Tag Archives: Homesteading

Winter Peace

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I wrote this in March, and just now got a chance to post it. So, a bit out of date, but it let’s you know what we’re up to.

So here we are, settled into our little trailer. This morning it was cold, but not freezing. Freezing mornings are an invigorating (read: character-building) part of living in a place with no insulation in the floor. At bedtime, I always make sure my slippers are in easy reach. I wrap up and get the fire and the coffee started. Then I sit in my blankie and read while I wait for it to warm up. It warms up pretty quickly- the main part of the house is only 8’x12′.

Most mornings I whip up fried eggs or oatmeal, but it was Saturday, so I made pancakes. Cooking is one of my favorite pastimes, even on a tiny propane stove. I have four burners, but they seem redundant, since I can only fit pans on two at a time. After pancakes and coffee, over which we discussed the Bible and Physics, Adam and I put on our boots and ear warmers and head outside. We tromped up the hill to the spot we’ve been cutting trees. (This has become the dogs’ new favorite word, “tromping”. It’s gotten so we have to be careful saying it- they jump all over the place in their excitement, and there isn’t much room to jump inside the trailer.)

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We’re planning on using roundwood for the frame of the house, so there are a lot of trees to be cut. And we have a lot of trees to choose from. Cutting enough 4″ oaks for all the rafters and floor joists will barely make a dent in our woods. They’ve not been tended in many years, and the oaks have flourished, growing straight and tall. Which is exactly what is needed for housebuilding. I use the pullsaw to fell the trees, and Adam lops off all the branches once they’re down. And he also carries them up the hill to the place we’ve piled them to dry. We’ll cut the big trees needed for pillars with the chainsaw, but we’re proud that we’ve cut so many by hand. It gives a sense of peaceful accomplishment. After a couple of hours, a freezing rain started to fall. We packed up our things, stacked the last tree, and headed back down the hill. On the way,we picked up flint pieces to be used eventually in tiling the shower. If we pick up a few every day, we’ll have more than we need when the time comes.

Adam singing the theme from"Rocky" while stacking trees.

Adam singing the theme from”Rocky” while stacking trees.

Back inside the house, it’s lovely and warm, and over lunch Adam plays games and I read a book. The rain turns to sleet, then to snow, and I watch from my comfy chair. I have a pot of beans on the stove- the woodstove- and later I’ll make ham and beans. When the sun goes down we’ll eat our beans, watch a movie, and get ready for another peaceful night.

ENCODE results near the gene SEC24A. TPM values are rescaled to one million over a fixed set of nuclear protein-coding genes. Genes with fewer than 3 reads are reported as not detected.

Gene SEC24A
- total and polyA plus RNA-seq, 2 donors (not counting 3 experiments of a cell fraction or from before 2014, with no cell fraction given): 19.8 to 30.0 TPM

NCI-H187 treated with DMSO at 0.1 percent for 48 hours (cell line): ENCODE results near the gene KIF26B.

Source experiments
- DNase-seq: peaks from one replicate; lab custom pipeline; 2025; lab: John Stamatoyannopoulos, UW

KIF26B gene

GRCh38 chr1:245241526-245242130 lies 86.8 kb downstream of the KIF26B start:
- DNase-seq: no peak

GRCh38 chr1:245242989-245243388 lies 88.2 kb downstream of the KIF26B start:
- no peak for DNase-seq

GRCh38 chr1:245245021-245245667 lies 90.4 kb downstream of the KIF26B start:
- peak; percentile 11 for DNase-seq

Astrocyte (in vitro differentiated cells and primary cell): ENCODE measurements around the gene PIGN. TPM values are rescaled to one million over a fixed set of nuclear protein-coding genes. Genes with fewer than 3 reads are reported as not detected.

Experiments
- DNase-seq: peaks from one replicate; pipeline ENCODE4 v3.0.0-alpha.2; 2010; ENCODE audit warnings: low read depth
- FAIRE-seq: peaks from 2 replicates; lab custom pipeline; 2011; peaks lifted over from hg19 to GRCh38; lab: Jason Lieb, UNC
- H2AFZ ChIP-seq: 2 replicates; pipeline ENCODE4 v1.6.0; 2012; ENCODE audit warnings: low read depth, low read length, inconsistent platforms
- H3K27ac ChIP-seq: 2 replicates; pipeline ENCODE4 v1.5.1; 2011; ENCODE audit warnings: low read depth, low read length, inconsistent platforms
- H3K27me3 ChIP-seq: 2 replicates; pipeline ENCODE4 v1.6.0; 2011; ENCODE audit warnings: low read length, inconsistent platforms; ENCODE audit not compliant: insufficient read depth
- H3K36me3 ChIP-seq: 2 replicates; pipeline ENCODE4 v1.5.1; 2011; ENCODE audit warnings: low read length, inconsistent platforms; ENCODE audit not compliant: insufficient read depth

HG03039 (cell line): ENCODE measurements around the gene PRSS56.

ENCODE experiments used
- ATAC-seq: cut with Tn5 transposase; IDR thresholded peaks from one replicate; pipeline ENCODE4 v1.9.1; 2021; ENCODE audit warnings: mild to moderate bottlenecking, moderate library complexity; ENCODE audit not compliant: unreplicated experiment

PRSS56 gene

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Adam digs a hole

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Initially, we had determined to rent a backhoe to dig the hole where our future house will go. But then Adam said he’d just dig it with a shovel, since he didn’t have much else to do. Although he does have a lot to do, like rip up old fencing, fence the new garden, tear down the old lean-to, chop trees for the house, chop cedar trees just cause they’re there, muck out the pond, clear the rubble from the old foundation, and so on. But it’s nice out, so he started digging. Also I fed him steak and eggs for breakfast, so he had lots of energy.

 

 

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Buster looked on as Adam dug the very first hole for our new house! He is at the far south-west side of the future house.

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It’s so nice how his pants and shoes are still clean in this one. But then he got down to business. And changed his shoes. And decided he needs some work boots sooner rather than later.

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He was using the spade to loosen up the soil, and the shovel to chuck it out of the hole.

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They did a lot of chasing each other and barking, so now they’re worn out. And they can’t figure out why Adam is digging a hole in the middle of the field.

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What we have here is very heavy, wet, red clay. It alternates across the hill with rocks. Lots of rocks.

After about 2 hours of digging, there’s a 4×6 3 foot deep hole. We are planning a partially earth-sheltered house. Which means that Adam will have to go down about 8 feet in this location, then go 48 feet east, where the depth will only need to be 2-4 feet. He has reconsidered renting a backhoe.